I’ll be honest, I didn’t know what to expect yesterday at Parliament. The invitation seemed like it was a meet and greet and I’d been invited along as a supporter / activist.
I’ve always been a bit ambivalent about the word “activist” – maybe it’s a long hangover from my time in the military but the word seems to carry negative connotations. So it was useful that I received a tweet that morning from Andy Lancaster thanking me for my advocacy in the area of mental health. This was just the reframe I needed to get the most out of my day.
Before parliament I went to visit the National Archives to talk about mental health. They were an enthusiastic audience and now that I saw myself as an advocate the talk which I had been worried about became a fun and relaxing session.
At Parliament I met up with Alison Chisnell, my partner in crime for HR for MH. We filed in to the room at the appointed time and there seemed to be no-one I knew there. Actually lets rephrase that, I knew who a lot of the people were but they were the likes of Alastair Campbell and Nick Clegg so perhaps not up for a chat with me.
The Deputy PM opened the main proceedings with some well chosen words thanking the MP’s who were brave enough to speak up in the debate last year. He went on to speak of the importance of good mental health and what the government can do to change the conversation in this country. Whilst I appreciate Mr Clegg is a divisive figure for many, he spoke well and to my mind honestly.
Next we had Norman Lamb, the Minister responsible for care and support. He talked passionately about the idea of “parity of esteem” for mental health. He talked a lot of sense and there were nods of agreement for the idea of a personal health budget so that people can exercise more choice over the care they receive. Whilst I agree with the thinking behind this I would sound a note of caution. I know myself that the system and care pathways can be a confusing and baffling obstacle course so patients will need plenty of advice in order to enable informed decisions to be taken. However, broadly I am in favour of patients being partners in their own recovery rather than psychiatrists being the sole arbiter.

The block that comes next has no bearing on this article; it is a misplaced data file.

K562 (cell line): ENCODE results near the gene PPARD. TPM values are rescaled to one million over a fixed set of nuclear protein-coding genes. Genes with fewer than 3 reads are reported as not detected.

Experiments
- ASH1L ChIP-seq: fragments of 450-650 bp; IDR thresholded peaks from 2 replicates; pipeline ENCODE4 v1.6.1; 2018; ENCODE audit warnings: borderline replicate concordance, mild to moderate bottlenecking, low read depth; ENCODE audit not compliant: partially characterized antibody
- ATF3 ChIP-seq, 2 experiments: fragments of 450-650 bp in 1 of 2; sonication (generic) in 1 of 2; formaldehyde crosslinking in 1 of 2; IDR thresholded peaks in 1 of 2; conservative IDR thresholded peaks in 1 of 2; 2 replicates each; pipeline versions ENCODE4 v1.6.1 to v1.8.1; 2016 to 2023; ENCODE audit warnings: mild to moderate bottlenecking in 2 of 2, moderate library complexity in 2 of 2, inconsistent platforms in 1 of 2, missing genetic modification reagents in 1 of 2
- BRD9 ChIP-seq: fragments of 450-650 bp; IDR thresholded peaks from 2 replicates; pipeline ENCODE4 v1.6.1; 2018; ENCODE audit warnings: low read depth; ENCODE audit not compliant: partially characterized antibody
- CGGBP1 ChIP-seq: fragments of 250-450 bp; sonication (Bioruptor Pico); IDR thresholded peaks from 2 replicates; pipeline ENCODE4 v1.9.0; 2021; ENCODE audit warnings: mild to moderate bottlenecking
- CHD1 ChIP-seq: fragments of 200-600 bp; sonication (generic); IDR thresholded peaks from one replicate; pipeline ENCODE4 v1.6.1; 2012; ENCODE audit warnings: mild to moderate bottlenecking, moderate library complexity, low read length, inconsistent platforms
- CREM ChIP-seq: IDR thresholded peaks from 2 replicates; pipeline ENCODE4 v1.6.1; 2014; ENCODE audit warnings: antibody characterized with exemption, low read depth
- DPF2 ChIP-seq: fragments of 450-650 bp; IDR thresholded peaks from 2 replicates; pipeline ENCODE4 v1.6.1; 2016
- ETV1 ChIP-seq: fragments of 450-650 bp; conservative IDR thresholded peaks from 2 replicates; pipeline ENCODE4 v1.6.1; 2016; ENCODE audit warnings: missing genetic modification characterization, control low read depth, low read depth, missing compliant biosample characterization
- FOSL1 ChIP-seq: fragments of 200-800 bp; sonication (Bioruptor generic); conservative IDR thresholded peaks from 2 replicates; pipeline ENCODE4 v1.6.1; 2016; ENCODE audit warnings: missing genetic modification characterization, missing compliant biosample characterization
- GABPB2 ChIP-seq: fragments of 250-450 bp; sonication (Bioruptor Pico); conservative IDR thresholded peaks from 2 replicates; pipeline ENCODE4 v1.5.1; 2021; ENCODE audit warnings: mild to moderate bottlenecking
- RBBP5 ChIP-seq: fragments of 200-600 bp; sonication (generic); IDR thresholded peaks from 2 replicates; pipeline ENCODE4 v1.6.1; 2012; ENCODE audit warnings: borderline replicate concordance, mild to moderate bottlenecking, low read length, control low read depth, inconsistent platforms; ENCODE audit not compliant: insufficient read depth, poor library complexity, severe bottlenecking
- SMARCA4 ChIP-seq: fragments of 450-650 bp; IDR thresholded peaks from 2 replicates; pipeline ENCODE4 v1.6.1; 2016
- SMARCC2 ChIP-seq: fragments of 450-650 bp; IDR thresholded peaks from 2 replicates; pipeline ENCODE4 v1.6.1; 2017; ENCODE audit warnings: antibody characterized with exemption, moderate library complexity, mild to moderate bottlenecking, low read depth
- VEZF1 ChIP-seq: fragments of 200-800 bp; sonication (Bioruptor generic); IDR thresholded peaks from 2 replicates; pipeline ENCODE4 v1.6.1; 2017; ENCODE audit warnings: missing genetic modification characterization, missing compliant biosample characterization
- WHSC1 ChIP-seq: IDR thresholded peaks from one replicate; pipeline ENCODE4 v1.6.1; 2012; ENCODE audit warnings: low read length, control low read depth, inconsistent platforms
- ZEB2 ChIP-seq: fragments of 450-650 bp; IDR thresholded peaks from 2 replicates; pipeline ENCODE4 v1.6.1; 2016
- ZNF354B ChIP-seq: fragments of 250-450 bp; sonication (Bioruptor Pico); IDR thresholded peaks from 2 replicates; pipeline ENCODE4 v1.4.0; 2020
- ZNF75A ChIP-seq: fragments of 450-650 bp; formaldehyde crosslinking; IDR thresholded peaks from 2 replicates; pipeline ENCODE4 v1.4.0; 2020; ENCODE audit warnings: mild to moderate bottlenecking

There was plenty of time for networking and so Alison and I (and our new found friend Karen Steadman from The Work Foundation) decided to be bold. I went and spoke to Alastair Campbell and to Marjorie Wallace the Chief Executive of Sane. I grabbed Paul Jenkins the boss of Rethink and asked him what he saw as the big learning from a recent global conference – answer, England could learn from Scotland and Australia / New Zealand about engaging better with adolescents. I also cornered Paul Farmer who leads Mind and had a natter with him resulting in me challenging him to do a bike ride which he agreed to (I’ll keep you posted). I was pleasantly surprised how approachable the public figures were and being mindful of their time I kept it brief. A good strategy to avoid them feeling cornered.
Then it was time for Sue Baker from Time to Change to speak about the success of the campaign. At this point in time their target was to have 100 companies signed up to the pledge, they are nearing 140. It’s interesting to note that whilst most industries are well represented retail seems to be lagging. However, bearing in mind recent events at Asda and Tesco I think that will change pretty soon. It was also pleasing to hear that the Bank of England had signed the pledge that morning, not least because their HR team attended our HR for MH event so Alison and I are claiming a win there.
Our final speaker was Wayne Goodwin, an Inspector with Kent Police. He spoke briefly and movingly of his own struggles and how his honesty about the challenges he faced may have been a factor in his favour at his promotion board.
Overall it was a packed and interesting few hours. Everyone who spoke was a good advocate for change, for ending stigma. It left me feeling optimistic for the future though I will note that not all MP’s who were invited did attend.